Lucy Baring says a job is child's play.
‘He won’t be around. He’s doing work experience.’ I find these words extremely lowering, work experience having been wholly absent from the lives of my children. That I’m being told this by the mother of my 15-year-old godson, who has secured a job in a skateboard shop (skateboarding is his passion), cements the issue. I give not a thought to the godson, I’m too busy wallowing in a tidal wave of inadequacy. ‘I don’t think we’ve prepared our children for the adult world,’ I accuse Zam. There is a long pause. ‘Well, you did introduce them to the Shopping Game,’ he finally replies.
The Shopping Game, invented by a friend with many children and generously passed on to me, was the finale at every birthday party. It’s simple: I hide old foreign coins around the house and garden. The children charge round finding them. They bring one to my ‘shop’—a table set up with the unwanted dusty contents of the present drawer plus a few sweets—where they ‘buy’ something. Then, they disappear to find another coin. It takes hours, exhausts them and replaces the party bag. After its first year, the Shopping Game became compulsory.
I’m considering how being pretend customers in pretend shops doesn’t really qualify as preparation for adulthood when my eye is caught by an article on KidZania, a mini-city for children which will soon open in London.
The first KidZania opened 15 years ago in Santa Fe, Mexico, the brainchild of Xavier López Ancona, who realised that there was money to be made from what we all know: children like dressing up and pretending to be adults. In KidZania, this is taken very seriously indeed.
According to the website, this is edutainment, in which children do what comes naturally to them: ‘role-playing by mimicking traditionally adult activities’. I don’t think it’s ready for my niece, who went everywhere as a dalmatian for two years, although I’ve also read that, in KidZania, children can be taught to lead real dogs over real jumps and then clean up fake dog poo. Because KidZania isn’t just fun, it’s creating responsible citizens.
With paved streets, trees, shops, a hospital, a bank, a TV station, a supermarket and a theatre, all in scaled-down versions, KidZania has its own newspaper, currency (the kidZo), national anthem and language—the Zupervisors say ‘Zanks’ as they help children ‘work’ in a vast array of ‘jobs’.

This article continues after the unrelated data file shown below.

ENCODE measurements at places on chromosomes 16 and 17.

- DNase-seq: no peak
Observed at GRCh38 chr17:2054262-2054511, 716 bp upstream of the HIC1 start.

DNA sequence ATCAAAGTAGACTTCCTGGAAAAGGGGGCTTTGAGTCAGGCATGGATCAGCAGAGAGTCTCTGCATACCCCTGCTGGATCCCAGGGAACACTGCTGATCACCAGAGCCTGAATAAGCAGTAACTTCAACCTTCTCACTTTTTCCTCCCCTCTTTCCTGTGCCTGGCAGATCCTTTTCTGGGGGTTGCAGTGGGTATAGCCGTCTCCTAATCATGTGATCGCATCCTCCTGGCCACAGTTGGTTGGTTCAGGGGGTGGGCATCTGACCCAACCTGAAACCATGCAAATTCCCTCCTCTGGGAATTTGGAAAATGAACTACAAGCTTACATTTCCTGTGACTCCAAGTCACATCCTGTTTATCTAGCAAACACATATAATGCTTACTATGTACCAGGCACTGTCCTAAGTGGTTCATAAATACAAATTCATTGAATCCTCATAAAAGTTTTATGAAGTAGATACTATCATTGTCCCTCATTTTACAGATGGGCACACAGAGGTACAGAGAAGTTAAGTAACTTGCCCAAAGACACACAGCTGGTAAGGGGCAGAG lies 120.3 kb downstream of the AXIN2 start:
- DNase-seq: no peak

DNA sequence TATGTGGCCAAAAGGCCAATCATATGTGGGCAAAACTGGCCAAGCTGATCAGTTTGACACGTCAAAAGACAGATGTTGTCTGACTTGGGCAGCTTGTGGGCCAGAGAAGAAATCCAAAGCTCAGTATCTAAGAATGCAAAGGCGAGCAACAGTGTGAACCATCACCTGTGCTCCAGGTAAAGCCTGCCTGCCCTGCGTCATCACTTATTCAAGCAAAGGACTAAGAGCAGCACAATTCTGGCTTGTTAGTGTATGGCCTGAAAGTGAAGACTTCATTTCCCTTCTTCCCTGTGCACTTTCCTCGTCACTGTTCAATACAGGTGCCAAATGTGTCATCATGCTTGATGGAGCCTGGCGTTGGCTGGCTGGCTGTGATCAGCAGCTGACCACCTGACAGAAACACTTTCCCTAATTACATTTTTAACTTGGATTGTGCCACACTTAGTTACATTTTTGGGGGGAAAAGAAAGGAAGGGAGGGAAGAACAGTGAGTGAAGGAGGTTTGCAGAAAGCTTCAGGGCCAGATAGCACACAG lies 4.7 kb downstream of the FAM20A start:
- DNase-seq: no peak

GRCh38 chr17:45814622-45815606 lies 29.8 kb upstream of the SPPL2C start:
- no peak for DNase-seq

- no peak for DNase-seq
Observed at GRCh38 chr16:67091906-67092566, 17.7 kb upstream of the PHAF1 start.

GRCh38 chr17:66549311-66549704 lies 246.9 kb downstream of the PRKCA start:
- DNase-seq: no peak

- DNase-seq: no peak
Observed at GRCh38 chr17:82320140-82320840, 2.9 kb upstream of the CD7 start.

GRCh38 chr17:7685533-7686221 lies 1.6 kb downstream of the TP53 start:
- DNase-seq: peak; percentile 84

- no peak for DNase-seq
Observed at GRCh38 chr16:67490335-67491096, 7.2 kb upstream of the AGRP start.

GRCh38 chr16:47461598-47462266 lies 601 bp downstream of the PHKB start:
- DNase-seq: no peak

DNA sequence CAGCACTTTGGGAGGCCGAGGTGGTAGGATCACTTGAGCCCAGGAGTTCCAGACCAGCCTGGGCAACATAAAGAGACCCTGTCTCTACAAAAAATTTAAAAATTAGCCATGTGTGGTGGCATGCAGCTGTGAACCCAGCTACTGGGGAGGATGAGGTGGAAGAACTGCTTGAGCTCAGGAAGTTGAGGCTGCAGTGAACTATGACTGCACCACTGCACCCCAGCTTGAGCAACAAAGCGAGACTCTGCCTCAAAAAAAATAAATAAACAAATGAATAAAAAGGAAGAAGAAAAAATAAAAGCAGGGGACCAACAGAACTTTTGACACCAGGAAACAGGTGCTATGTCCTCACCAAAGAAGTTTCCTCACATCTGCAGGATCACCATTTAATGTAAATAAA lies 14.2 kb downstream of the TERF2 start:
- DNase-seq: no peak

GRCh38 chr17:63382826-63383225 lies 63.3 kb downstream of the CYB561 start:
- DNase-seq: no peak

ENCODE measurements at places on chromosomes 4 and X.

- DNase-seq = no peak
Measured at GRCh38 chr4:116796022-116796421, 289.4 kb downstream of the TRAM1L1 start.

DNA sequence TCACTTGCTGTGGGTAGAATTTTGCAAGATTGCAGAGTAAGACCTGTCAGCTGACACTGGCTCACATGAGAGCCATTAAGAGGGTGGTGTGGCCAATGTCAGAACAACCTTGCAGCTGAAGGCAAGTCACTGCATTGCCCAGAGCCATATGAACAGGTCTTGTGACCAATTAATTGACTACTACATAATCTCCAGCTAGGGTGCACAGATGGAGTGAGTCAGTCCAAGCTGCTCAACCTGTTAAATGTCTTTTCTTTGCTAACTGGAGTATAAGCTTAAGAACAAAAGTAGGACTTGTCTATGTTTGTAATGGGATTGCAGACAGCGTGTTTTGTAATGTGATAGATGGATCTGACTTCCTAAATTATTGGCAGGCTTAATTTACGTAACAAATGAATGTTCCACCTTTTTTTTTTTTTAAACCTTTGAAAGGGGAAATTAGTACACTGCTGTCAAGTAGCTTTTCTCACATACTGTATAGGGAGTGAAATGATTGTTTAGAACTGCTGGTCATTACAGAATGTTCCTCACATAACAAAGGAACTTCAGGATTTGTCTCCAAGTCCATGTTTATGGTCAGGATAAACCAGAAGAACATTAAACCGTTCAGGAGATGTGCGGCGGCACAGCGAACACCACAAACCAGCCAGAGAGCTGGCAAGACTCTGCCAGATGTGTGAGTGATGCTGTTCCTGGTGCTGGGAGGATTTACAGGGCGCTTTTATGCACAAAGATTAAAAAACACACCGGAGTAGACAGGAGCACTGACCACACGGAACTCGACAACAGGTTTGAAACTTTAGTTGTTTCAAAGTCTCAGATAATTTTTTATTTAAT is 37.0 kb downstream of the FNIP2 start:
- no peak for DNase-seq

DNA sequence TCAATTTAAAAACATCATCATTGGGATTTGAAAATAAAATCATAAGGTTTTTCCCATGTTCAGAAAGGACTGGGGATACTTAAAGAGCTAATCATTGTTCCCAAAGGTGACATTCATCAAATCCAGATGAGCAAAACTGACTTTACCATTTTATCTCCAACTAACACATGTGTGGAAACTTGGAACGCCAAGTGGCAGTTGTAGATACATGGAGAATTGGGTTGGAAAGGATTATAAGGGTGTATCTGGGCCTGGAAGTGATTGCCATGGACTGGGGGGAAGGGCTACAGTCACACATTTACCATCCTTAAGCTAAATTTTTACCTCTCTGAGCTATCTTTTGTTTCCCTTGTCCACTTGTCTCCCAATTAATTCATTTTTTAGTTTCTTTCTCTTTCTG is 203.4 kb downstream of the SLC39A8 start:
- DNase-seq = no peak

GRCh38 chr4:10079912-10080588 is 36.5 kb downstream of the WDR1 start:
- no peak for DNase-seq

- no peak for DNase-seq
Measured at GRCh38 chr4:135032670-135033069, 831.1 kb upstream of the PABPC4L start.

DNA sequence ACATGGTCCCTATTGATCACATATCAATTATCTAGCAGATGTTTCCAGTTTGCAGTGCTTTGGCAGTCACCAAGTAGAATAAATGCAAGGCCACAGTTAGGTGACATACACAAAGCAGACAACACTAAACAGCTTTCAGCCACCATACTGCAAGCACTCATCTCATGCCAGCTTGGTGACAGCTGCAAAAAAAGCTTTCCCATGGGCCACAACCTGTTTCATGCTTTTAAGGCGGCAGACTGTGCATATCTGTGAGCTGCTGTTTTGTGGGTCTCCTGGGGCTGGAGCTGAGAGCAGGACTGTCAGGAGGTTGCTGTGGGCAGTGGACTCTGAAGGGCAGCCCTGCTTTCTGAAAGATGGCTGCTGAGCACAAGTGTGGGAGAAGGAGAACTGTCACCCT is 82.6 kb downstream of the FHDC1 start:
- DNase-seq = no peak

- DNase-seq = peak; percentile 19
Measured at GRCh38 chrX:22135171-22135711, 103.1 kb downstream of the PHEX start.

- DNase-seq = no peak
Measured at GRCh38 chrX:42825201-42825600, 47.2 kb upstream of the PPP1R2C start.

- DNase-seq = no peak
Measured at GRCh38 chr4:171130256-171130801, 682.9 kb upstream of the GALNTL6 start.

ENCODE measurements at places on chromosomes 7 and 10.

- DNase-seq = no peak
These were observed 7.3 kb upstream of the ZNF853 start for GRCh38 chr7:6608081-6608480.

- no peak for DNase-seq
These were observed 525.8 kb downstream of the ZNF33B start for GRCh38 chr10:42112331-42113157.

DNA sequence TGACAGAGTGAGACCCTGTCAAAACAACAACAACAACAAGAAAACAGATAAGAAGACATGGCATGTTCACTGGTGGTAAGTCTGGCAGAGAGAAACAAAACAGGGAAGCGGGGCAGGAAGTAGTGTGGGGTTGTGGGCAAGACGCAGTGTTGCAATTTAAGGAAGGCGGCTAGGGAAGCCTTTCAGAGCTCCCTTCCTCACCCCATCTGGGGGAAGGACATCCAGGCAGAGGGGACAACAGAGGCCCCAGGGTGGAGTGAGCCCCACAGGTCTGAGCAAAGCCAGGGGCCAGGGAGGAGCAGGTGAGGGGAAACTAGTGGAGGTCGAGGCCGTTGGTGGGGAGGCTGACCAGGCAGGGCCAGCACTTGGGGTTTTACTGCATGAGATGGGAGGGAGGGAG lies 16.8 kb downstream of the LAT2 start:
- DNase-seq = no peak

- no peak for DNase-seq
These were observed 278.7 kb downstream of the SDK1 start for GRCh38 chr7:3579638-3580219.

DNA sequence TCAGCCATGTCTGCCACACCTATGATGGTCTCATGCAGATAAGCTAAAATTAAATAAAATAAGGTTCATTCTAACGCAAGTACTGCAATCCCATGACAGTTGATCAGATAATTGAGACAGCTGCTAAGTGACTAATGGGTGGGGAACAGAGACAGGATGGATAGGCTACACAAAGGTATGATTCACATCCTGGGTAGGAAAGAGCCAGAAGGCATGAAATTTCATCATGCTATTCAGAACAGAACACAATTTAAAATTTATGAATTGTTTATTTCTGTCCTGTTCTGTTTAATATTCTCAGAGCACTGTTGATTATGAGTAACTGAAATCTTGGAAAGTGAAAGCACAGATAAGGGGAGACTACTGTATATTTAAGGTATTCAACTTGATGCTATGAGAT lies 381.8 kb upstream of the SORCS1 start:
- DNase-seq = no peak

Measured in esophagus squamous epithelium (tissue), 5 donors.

On arrival, children are given 50 kidZos, which they can spend or bank. They’re encouraged to open a bank account and then they chose their jobs, for which they get paid: they can be a pilot, a dentist, a courier (DHL is one of the corporate partners), a fireman, a hotel receptionist, an anaesthetist or make a pizza (Domino’s is also a partner) or a smoothie (ditto Innocent). There are more than 60 occupations to choose from. Between jobs, learn to drive and rent a scaled-down car (15 kidZos), but, if you crash, prepare to give your statement to an insurance agent (I’m not sure if there’s a queue for this job), with a mini clipboard.
The website is packed with paragraphs on children’s ‘rightz’ with the zeds occasionally outnumbered by cees: KidZania will encourage ‘creativity, critical thinking, communication, confidence and collaboration’. That sounds much better than work experience. But, sadly, it’s too late—my children are too old to work. I mean play. I mean work. I don’t know what I mean.
Looking back, had I inadvertently turned the children haring 50 round the house into mini-adults with money to spend? Was that why they loved the Shopping Game?
Something about that makes me very uneasy. One minute, you’re playing and the next, you’re queuing up for KidZania, a weird combination of work experience, wages, shopping and the dressing-up box. For 4–14 year olds.
Lucy Baring doesn't want to walk the line.
Lucy Baring waves goodbye again.
Lucy Baring is resolved not to make any resolutions this year.
Why is thank you so hard to say, asks Lucy Baring.